Co-authored by Lara Friedman
While all eyes are focused these days on Gaza, around the corner awaits another huge challenge to nascent peace efforts: the September 26th expiration of the settlement moratorium.
On that day the moratorium will expire automatically. Meaning that if the government simply does nothing, settlement construction can re-start as if there had never been a moratorium. Any other outcome will be a heavy lift politically, inviting further pressure, especially from within the coalition, from those members who do not want to vote, again, against the settlements.
If the moratorium is not extended, these past 10 months will have had no significance on the ground - either in terms of settlement construction (which never stopped) or political impact (since the failure to stop construction contributed to the failure to build of confidence). Worse still, the moratorium may actually end up having laid the groundwork for a major increase in settlement construction, with settlers working hard, in advance of the expiration, to gain approval for new projects to be implemented as soon as the moratorium ends.
Only if the moratorium is extended for a significant period of time - with no new loopholes or exceptions - will it eventually mean that there will be a visible freeze, which could contribute significantly to confidence in the peace process.
The government has the ability, politically, to extend the moratorium and remain in power. The fact that the settlement moratorium was adopted in the first place is evidence of this. Netanyahu's coalition continues to be stable. His right-wing coalition partners know that if they leave the coalition to protest the settlement moratorium, the Kadima party will quickly take their place. The fact that this right-wing government survived the imposition of what is theoretically the most far-reaching settlement freeze in history shows that when pressed, this government can abandon its hard-line rhetoric for more pragmatic policies, without losing the coalition or from any external opposition and with little opposition (since most of the right-wing parties are in the coalition). This demonstrated stability undermines any political excuses Netanyahu might offer for refusing to extend the freeze past September.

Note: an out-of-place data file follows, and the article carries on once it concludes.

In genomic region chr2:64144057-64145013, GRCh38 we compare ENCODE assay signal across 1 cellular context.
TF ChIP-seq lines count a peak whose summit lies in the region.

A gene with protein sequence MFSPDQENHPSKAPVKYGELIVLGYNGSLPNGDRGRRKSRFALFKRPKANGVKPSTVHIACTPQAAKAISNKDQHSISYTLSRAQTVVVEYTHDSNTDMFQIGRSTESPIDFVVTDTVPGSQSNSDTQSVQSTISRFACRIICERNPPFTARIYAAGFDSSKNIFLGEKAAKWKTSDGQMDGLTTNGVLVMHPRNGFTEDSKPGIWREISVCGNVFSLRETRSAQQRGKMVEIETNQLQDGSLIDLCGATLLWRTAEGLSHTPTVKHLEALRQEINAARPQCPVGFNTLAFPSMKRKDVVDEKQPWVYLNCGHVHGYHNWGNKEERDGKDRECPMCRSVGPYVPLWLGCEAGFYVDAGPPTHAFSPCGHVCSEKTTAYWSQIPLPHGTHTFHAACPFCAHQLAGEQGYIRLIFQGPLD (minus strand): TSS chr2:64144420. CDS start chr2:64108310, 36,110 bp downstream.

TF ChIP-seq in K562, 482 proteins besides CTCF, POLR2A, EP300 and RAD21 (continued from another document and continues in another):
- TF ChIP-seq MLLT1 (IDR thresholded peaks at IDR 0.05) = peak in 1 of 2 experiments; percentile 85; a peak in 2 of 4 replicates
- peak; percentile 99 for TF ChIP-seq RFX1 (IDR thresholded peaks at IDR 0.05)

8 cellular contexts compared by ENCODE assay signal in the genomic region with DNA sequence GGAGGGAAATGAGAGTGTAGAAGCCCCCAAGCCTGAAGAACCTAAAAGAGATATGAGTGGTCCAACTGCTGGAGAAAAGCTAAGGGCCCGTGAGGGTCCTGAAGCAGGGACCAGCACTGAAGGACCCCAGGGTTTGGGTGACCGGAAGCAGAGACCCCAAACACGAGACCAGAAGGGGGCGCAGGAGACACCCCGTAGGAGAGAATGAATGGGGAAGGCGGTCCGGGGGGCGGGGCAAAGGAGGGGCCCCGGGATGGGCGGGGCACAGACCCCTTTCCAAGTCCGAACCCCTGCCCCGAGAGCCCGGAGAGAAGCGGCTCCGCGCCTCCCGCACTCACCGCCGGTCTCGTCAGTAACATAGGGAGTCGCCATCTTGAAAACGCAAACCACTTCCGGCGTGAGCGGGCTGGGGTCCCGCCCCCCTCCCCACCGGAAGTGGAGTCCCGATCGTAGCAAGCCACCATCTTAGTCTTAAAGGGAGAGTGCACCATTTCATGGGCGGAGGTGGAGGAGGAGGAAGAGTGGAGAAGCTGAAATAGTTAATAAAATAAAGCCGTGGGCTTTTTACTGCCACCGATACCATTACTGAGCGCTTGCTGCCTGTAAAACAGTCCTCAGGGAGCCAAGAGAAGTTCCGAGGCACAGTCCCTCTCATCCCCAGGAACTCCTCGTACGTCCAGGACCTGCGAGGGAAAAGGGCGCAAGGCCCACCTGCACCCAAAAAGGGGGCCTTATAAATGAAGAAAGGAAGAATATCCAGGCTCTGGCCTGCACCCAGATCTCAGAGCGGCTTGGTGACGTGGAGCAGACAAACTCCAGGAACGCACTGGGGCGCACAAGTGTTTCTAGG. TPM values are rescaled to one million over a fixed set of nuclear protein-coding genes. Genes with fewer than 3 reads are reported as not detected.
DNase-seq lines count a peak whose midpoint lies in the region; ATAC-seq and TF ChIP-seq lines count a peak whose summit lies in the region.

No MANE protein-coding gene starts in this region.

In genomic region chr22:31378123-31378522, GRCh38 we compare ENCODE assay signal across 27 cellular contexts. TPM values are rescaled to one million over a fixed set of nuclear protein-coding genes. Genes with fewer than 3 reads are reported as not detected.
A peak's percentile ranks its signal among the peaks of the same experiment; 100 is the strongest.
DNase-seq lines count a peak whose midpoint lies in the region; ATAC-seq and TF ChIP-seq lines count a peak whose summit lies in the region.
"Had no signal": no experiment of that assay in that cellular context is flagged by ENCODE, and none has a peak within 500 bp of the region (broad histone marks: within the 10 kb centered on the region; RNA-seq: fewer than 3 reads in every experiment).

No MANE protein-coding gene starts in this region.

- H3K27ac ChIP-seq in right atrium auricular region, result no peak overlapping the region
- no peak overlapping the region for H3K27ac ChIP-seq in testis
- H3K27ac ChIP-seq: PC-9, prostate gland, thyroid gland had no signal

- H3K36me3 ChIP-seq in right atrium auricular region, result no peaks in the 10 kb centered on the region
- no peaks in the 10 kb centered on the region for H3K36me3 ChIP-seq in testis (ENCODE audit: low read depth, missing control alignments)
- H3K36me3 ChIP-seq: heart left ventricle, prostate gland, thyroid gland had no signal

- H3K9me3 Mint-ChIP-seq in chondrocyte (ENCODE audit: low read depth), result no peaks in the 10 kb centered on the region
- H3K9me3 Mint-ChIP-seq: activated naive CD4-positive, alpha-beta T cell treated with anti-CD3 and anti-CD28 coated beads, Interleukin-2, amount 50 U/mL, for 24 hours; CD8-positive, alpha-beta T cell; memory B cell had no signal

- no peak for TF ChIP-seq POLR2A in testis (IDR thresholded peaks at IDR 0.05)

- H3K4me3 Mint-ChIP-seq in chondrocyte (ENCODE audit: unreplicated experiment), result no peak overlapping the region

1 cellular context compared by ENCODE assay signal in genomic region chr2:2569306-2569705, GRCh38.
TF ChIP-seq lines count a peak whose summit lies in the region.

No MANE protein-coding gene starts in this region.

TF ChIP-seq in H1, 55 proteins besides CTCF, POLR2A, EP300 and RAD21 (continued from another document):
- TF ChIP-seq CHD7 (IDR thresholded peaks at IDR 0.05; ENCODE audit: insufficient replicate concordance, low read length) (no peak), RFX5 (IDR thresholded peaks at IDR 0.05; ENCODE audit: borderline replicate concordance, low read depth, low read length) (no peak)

Moreover, the Israeli public is prepared to accept serious compromises on settlements. Six months into the moratorium there has been no real public objection to the moratorium or any public outcry against extending it. While the settlers continue to try to build public sympathy for their cause, what they have encountered from the start is primarily indifference. The likelihood of the settlers being able to mobilize large-scale Israeli opposition to extending the moratorium - especially in the face of what will no doubt be a high political cost for Israel if it decides to end the moratorium - is extremely low, and the settlers and the government know this.
There is no doubt Netanyahu will argue that he cannot afford to take such action. And it is now generally understood that Netanyahu's insistence on 10 months (rather than, say, a year) for the duration of the moratorium reflected his desire - some would call it cynical, other savvy - to make the end of the moratorium coincide with the run-up to November's US mid-term elections. His assumption being that during this period the Obama Administration will find it nearly impossible to pressure Israel to extend the moratorium, given how such pressure might play in the elections. It remains to be seen if his assumption is correct.
For a comprehensive analysis of the settlement moratorium at six months see: http://peacenow.org/entries/settlements_moratorium_six-month_accounting